From the horses mouth: Why every leader should hang out with western horses

My Sunday started out like any regular Sunday. Had a nice long breakfast, worked on a couple of communication concepts, did some proofreading and then off I went to the stables. The show season’s over and now we’ve put away our training hats until next spring and just enjoy nice rides out in the countryside. But the weather shifted, so it was either riding in the rain or riding in the arena… So arena it was. Practicng the basics.

Having been born in Texas, one would think the choice of riding western style would be an obvious one. But that is definitely not the case. What really appealed to me was the seemingly effortless way that riders and their horses interact – when done right. I loved the loose reins, the natural way cowboys and cowgirls would maneuver their horse around as if by magic…. No pulling, no kicking – just a smooth flow of wonderfully orchestrated movement.

Or so I thought – I started out with all the very best intentions. I was bucked off, thrown off, holding on for my dear life as my horse took off with me into the wild green yonder for apparently no reason at all.

And then, of course, like most people. My first reaction “stupid horse”, I need a better horse, better equipment, better this, better that…. You know, same old – same old. And then my trainer, who was barely out of his teens, but basically born on the back of a horse and wise beyond his years, said, “You know, if you don’t connect with the horse at a very basic “horse” level, it’s never going to work with you. It’s stronger than you, faster then you and smarter than you – you’re not going to win by expecting your horse to understand you.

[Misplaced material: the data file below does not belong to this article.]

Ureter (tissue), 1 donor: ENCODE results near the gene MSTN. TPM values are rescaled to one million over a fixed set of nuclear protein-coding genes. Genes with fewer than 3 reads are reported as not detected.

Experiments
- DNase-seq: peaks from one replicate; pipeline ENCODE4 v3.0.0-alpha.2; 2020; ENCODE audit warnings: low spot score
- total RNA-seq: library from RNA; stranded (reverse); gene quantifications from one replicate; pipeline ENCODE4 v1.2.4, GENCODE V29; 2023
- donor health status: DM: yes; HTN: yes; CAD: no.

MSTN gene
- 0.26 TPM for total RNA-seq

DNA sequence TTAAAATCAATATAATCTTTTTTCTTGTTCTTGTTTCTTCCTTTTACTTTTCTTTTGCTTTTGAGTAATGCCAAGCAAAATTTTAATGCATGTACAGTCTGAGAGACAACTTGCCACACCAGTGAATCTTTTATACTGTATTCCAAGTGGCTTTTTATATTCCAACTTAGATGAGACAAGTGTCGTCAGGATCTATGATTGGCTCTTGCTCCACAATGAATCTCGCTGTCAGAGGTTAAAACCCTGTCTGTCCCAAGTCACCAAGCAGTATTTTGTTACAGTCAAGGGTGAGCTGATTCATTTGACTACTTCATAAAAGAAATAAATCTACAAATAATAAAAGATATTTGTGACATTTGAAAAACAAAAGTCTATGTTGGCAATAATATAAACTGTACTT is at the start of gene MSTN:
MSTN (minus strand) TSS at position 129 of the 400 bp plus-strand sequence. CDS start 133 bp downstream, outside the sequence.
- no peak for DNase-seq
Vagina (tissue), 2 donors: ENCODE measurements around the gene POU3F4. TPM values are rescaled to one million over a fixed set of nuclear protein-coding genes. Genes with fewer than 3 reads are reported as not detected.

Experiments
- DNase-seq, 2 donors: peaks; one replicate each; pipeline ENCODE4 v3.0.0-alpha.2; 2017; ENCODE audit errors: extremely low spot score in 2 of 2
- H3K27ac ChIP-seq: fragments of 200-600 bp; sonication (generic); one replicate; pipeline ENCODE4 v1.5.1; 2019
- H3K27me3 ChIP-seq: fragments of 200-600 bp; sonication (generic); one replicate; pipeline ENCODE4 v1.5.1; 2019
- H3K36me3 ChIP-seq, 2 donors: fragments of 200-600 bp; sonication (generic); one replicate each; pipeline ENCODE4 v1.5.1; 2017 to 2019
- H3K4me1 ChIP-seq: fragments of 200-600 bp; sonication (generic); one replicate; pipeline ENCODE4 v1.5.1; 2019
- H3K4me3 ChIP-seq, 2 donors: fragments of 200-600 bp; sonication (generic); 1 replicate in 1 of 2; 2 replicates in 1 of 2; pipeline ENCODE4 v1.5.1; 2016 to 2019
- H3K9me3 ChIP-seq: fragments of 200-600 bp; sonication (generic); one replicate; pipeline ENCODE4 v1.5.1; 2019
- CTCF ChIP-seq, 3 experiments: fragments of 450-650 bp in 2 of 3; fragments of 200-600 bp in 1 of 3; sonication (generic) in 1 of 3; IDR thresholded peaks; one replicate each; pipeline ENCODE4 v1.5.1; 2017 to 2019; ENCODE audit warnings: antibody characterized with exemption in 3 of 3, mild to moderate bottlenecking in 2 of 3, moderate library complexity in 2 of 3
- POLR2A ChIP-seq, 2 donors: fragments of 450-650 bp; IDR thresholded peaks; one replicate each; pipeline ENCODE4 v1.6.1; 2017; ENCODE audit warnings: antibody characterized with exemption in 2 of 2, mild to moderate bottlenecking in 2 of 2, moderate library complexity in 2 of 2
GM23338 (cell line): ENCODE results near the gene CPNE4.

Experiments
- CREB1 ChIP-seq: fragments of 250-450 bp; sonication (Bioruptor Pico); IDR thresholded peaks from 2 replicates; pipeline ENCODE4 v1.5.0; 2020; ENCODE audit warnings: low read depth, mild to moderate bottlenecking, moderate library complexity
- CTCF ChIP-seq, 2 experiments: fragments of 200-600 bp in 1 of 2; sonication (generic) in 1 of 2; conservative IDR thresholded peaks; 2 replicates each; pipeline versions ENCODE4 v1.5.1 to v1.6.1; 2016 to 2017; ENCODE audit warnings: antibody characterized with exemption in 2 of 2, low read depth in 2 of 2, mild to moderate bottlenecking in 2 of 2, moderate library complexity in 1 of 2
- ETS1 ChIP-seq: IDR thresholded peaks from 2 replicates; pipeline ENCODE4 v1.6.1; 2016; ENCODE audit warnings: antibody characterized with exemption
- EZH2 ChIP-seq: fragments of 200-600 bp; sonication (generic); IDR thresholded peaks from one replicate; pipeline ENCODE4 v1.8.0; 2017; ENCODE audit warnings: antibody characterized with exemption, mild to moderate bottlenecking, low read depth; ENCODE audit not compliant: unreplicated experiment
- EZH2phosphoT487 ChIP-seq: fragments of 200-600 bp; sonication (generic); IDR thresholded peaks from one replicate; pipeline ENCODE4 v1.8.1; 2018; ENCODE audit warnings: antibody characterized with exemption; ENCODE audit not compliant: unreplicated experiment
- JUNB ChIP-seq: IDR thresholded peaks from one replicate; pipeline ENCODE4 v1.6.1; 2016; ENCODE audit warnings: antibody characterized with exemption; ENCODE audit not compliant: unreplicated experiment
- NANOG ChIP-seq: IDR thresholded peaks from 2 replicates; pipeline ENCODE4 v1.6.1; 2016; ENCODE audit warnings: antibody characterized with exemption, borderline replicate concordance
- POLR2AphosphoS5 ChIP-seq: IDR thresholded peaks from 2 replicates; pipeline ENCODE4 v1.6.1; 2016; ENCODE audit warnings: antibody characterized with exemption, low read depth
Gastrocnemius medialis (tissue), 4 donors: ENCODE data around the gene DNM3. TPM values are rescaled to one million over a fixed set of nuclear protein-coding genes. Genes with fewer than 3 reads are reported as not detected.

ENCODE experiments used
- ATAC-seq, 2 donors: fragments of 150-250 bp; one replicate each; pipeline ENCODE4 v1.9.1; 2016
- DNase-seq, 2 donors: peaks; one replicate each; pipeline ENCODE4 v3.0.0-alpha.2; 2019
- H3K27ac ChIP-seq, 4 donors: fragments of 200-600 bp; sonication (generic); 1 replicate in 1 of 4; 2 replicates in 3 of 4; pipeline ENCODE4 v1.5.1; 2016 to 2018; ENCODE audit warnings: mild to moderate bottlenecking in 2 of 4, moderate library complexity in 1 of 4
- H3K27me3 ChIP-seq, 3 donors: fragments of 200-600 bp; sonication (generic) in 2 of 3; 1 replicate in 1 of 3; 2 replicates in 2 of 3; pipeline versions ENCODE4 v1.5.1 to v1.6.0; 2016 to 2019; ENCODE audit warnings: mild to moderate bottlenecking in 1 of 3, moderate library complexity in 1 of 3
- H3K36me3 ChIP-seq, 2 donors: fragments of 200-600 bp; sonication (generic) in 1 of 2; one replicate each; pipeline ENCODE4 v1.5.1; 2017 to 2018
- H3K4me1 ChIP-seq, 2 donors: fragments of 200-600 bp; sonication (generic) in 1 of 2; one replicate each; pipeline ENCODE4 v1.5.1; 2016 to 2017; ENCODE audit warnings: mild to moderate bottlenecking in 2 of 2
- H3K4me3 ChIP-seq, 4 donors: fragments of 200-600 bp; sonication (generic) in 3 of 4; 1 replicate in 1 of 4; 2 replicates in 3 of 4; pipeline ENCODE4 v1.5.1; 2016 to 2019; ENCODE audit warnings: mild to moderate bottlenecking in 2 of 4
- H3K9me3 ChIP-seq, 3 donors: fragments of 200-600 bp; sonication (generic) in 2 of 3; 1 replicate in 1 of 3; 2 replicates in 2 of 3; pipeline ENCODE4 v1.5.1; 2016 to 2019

So I let go…

Letting go is hard. Trusting when you don’t know what’s going to happen is hard. Getting on your horse, and instead of imposing your will on it  – just listening and feeling….is hard. But it worked, I left all my books and theories and how-to’s at home, sat on my horse and listened and felt, its breathing, its movement… and you know what? It listened back. I suddenly realized how its ears twitched in my direction with every little movement I made. I realized it was sensing my most minute movements. So I started letting go and lo and behold, if I looked slightly to the left, the horse moved slightly to the left. If I “felt” like moving backward, the horse would reverse. I let go of my own complex language and an entirely new world open up to me.

And now I know what it feels like to be part of the magical and wonderfully orchestrated movement that I so wanted to achieve. Me and my horse; well, I guess we kind of let each other in.

Be open for other worlds, let go and have faith, you won’t regret it…. from the horses mouth.